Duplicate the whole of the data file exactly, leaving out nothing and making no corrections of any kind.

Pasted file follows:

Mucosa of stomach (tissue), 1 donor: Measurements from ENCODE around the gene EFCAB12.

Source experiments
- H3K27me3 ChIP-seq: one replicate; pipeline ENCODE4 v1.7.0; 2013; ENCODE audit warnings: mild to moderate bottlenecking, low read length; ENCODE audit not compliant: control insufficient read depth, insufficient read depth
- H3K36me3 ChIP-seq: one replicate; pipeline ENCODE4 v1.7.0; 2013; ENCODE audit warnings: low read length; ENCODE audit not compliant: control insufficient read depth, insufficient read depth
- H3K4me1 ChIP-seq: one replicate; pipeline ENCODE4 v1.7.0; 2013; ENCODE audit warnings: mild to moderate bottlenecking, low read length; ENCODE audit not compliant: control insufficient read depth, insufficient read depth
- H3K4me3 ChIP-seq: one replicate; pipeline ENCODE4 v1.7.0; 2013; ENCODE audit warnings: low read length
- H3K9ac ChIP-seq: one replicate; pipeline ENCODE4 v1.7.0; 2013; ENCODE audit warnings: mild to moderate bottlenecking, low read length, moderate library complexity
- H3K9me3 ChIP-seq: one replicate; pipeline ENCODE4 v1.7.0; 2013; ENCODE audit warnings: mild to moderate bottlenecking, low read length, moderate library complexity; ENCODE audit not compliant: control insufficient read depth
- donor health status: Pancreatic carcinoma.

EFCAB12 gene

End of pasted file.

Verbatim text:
Mucosa of stomach (tissue), 1 donor: Measurements from ENCODE around the gene EFCAB12.

Source experiments
- H3K27me3 ChIP-seq: one replicate; pipeline ENCODE4 v1.7.0; 2013; ENCODE audit warnings: mild to moderate bottlenecking, low read length; ENCODE audit not compliant: control insufficient read depth, insufficient read depth
- H3K36me3 ChIP-seq: one replicate; pipeline ENCODE4 v1.7.0; 2013; ENCODE audit warnings: low read length; ENCODE audit not compliant: control insufficient read depth, insufficient read depth
- H3K4me1 ChIP-seq: one replicate; pipeline ENCODE4 v1.7.0; 2013; ENCODE audit warnings: mild to moderate bottlenecking, low read length; ENCODE audit not compliant: control insufficient read depth, insufficient read depth
- H3K4me3 ChIP-seq: one replicate; pipeline ENCODE4 v1.7.0; 2013; ENCODE audit warnings: low read length
- H3K9ac ChIP-seq: one replicate; pipeline ENCODE4 v1.7.0; 2013; ENCODE audit warnings: mild to moderate bottlenecking, low read length, moderate library complexity
- H3K9me3 ChIP-seq: one replicate; pipeline ENCODE4 v1.7.0; 2013; ENCODE audit warnings: mild to moderate bottlenecking, low read length, moderate library complexity; ENCODE audit not compliant: control insufficient read depth
- donor health status: Pancreatic carcinoma.

EFCAB12 gene